How does Steinbeck present Curley’s wife?
1. In the novel Steinbeck presents Curley’s wife to be flirtatious, ‘Her voice had a nasal, brittle quality.’ The word ‘brittle’ shows that her voice is obviously quite delicate and that her tone of voice is probably in a flirty manner. Furthermore Steinbeck uses foreshadowing in the novel to give an insight to the reader what could happen later on, ‘she had full, rouged lips’. The adjective ‘rouged’ or known more commonly as red tells the reader that she is either dangerous or ‘George looked away from her, then back’ clearly shows that he likes Curley’s wife so therefore that could result in something bad later on in the novel hence the ‘rouged lips’ .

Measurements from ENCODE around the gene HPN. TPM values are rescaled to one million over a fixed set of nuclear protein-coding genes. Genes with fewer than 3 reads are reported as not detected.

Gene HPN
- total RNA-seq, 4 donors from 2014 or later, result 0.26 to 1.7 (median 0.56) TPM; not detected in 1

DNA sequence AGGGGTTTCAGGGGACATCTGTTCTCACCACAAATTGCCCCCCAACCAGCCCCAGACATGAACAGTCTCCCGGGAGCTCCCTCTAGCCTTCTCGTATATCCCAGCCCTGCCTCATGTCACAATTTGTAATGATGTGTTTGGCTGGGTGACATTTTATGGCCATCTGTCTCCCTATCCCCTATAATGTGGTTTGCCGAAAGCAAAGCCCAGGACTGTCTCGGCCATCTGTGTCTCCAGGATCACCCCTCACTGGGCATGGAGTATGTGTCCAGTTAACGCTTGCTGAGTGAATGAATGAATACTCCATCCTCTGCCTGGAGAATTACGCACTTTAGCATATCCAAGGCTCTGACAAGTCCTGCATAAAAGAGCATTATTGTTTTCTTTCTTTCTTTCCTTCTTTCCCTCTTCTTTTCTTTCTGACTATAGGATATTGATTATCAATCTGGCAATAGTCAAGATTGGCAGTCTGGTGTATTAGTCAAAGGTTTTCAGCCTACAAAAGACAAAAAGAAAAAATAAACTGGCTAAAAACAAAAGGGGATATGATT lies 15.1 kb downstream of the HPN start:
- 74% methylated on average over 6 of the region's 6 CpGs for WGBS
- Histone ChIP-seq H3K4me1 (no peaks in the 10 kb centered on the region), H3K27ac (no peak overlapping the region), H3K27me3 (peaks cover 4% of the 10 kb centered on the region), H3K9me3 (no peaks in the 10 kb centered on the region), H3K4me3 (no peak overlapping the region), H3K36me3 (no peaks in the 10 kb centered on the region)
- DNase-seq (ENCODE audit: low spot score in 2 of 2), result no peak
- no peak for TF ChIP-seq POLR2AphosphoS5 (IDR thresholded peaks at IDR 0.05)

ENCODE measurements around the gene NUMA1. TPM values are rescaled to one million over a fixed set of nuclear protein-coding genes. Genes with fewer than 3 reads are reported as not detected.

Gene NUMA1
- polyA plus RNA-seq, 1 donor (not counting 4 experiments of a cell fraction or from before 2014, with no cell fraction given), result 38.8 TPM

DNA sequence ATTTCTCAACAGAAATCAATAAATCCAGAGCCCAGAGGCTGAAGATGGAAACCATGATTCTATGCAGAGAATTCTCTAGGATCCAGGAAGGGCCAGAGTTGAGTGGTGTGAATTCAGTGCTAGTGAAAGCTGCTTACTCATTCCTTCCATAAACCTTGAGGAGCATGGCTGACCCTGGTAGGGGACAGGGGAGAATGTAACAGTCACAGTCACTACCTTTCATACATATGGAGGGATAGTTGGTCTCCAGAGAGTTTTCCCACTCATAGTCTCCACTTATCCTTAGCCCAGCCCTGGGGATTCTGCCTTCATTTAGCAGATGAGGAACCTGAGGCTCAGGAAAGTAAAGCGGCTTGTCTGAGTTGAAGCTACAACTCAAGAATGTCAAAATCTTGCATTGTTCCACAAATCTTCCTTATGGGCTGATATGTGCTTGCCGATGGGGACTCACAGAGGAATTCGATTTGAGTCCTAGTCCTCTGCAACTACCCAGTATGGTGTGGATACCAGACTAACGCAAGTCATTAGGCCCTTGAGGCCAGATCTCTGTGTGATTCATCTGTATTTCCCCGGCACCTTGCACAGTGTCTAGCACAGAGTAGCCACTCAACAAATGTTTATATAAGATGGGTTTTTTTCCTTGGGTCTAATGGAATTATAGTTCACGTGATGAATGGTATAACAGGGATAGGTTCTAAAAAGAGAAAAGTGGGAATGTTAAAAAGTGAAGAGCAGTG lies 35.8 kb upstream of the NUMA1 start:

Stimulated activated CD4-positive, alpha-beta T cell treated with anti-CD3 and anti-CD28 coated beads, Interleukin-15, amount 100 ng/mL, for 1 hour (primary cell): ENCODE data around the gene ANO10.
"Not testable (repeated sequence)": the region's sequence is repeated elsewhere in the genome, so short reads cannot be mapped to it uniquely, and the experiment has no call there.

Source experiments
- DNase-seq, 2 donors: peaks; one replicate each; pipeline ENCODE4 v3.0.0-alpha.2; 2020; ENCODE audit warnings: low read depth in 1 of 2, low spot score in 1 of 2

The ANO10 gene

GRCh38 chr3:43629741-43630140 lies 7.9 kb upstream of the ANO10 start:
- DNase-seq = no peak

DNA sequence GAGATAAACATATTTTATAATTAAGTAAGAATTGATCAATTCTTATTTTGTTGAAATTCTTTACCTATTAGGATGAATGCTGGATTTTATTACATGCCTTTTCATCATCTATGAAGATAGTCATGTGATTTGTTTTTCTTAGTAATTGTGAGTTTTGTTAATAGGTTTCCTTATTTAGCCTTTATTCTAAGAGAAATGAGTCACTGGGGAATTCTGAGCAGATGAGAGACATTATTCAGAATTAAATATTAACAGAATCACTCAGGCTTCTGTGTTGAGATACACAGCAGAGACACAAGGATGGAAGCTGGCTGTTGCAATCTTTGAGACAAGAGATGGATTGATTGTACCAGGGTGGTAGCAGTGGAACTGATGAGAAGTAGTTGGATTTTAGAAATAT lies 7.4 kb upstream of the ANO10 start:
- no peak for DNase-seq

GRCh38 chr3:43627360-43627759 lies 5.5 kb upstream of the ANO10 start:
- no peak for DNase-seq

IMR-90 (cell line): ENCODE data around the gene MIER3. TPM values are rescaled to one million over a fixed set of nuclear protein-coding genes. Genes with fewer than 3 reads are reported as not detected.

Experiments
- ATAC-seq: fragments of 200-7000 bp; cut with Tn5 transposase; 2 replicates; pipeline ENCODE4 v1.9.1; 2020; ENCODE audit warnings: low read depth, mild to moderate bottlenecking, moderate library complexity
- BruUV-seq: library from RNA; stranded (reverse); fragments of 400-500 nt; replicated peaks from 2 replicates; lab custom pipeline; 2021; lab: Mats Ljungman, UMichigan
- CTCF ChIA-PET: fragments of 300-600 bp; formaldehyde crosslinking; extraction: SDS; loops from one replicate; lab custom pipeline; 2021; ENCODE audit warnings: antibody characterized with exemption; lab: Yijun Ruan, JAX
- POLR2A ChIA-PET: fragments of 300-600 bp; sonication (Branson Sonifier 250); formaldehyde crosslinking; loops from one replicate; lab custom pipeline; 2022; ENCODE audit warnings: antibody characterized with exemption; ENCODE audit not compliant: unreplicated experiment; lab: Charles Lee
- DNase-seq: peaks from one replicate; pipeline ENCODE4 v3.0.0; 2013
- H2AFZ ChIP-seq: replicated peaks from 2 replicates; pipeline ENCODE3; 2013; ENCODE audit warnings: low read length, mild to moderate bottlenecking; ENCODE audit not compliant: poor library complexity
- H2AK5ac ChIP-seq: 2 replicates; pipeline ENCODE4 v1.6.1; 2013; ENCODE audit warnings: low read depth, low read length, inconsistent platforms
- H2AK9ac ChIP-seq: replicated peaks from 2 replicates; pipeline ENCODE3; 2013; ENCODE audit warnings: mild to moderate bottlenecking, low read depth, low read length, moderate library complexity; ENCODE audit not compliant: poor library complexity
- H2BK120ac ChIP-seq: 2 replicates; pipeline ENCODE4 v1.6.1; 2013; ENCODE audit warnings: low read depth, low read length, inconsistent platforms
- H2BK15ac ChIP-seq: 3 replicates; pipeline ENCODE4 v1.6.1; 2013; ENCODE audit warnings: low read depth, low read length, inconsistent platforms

2. Steinbeck uses Curley’s wife to show what life was at the time by first of all not calling her by her name but associating her to Curley. But then gives use clues by ‘’Nobody can blame a person for lookin’’she said’. The verb ‘blame’ can show that Curley’s wife either wans George to look or is accusing him of looking but in the context I would say it sounds as if she wants them to look as Steinbeck is trying to get across that she is flirtatious. Furthermore it shows that at the time women had to be flirtatious to get noticed or get attention of the men. Also it was very sexist as she is refered to as Curley’s wife like I have already mentioned. Josh Blackburn
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